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Industrial wind an ill wind  

Credit:  Cudnohufsky and Andrew/My Turn: Industrial wind an ill wind | By WALT CUDNOHUFSKY and DEBORAH ANDREW | The Recorder | Tuesday, November 24, 2015 | (Published in print: Wednesday, November 25, 2015) | www.recorder.com ~~

When intelligent, value-centered fellow citizens, including good and gifted friends, continue to publicly promote industrial wind as a viable, green alternative energy source, we are disheartened. If one is willing to examine mounting evidence and well-researched analysis, industrial wind turbines simply cannot be justified.

One example, the United Kingdom has announced spending billions of dollars on thousands of diesel generators critical to backing up their industrial wind debacle.

Further: New solar and wind are 100 percent backed up by NEW COAL. Not a single coal-fired plant has been dismantled and replaced by industrial wind. Most countries, including Germany, are building even more coal plants.

It is understandable, if one does not know the facts, to assume that wind, harnessed by industrial wind turbines, would be a benign source of energy. Unfortunately, the facts refute the continued positive support given industrial wind turbines. Hard working and well-meaning value-centered groups, such as “Greening Greenfield” continue this promulgation of false hope supported by the University of Massachusetts-Amherst, an institution and its faculty that many turn to for intellectual integrity.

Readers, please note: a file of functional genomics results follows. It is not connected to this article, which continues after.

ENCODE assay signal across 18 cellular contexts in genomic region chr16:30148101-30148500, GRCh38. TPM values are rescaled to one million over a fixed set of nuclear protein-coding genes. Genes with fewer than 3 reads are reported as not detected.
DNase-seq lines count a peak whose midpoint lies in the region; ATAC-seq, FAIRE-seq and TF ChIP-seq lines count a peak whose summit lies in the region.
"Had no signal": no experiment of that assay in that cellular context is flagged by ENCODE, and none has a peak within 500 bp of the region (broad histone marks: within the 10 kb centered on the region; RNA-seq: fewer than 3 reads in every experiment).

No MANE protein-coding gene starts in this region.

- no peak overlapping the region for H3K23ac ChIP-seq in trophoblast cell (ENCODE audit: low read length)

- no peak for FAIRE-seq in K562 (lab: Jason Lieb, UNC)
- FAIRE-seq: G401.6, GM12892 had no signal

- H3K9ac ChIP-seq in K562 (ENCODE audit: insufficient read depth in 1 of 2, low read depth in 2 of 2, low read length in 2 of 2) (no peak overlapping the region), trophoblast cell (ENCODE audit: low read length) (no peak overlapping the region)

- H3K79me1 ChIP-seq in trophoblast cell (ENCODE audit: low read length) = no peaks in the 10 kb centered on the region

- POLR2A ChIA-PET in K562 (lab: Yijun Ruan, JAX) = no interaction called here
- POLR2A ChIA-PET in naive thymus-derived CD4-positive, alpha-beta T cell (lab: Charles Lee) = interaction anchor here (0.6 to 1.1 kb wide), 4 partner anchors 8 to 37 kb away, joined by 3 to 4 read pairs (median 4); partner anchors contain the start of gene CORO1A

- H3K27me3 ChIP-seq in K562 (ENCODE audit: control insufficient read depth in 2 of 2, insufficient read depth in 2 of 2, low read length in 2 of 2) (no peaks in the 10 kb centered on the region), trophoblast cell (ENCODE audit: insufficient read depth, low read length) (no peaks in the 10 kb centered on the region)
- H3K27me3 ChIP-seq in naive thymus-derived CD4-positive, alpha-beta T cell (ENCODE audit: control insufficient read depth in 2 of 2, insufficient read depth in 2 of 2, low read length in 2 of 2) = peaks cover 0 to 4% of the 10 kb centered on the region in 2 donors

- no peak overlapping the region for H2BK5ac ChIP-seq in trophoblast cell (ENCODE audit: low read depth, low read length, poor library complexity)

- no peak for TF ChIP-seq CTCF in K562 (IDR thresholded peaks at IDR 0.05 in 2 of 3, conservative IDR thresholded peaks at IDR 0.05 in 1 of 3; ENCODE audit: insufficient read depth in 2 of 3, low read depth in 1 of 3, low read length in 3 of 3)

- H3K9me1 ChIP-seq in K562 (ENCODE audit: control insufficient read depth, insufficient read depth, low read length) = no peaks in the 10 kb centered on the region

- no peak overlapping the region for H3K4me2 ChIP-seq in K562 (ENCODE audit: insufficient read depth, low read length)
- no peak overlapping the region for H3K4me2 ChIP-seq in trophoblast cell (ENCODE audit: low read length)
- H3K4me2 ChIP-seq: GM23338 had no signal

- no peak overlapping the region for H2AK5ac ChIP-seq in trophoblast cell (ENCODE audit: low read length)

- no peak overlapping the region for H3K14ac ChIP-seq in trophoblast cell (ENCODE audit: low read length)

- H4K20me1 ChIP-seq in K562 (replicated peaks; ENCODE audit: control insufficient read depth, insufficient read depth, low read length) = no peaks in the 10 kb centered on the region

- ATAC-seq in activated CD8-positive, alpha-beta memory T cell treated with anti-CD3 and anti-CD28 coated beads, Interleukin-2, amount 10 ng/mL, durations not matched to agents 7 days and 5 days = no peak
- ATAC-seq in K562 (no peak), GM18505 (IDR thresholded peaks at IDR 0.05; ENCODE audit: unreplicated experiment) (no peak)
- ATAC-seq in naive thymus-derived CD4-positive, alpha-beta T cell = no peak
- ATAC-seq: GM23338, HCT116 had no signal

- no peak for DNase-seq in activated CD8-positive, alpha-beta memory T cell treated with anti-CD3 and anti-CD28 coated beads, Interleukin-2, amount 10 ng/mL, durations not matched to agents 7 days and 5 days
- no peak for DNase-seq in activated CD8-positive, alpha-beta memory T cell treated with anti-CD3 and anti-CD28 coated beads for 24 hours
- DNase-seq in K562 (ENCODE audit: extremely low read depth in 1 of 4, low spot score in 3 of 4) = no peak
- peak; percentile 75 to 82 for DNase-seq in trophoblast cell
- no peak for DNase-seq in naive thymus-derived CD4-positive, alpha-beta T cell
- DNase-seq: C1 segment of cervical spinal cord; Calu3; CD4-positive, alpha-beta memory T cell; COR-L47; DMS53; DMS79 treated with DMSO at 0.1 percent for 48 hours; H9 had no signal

In summary: Industrial wind turbines contribute to our carbon footprint and destruction of the planet in the following (as well as many additional) ways;

Because wind is intermittent, industrial wind turbines must have a constant back-up source of energy.

The backup (either coal, oil, gas, diesel, nuclear or hydro) must be ramped up or down and run continuously, emitting even more CO2.

Thousands of tons of CO2 are released in the production of steel, concrete, etc., for each turbine even before including the pollution added by shipping, erection and removal of thousands of acres of carbon sequestering forest

The many tons of neodymium, a rare earth metal, needed per turbine leave radioactive tailings for thousands of years in the soil and aquifer below each mine.

The challenge, we believe, is to recognize and address the underlying assumptions that drive us toward solutions offered by the vested interests of the corporate world, rather than solutions arrived at by communities. Among these assumptions is that both growth and profit are intrinsically worthy goals. Another is that technology will give us a solution that will, at the very least, allow us to go on as we have been.

None of these assumptions will support or enhance the truly formidable task before us: to engage in a thorough examination of the policies and thinking that we have embraced along with the resulting and expanding worldwide harm and destruction.

The facts compel us to declare with certainty that industrial wind turbines are a Trojan horse.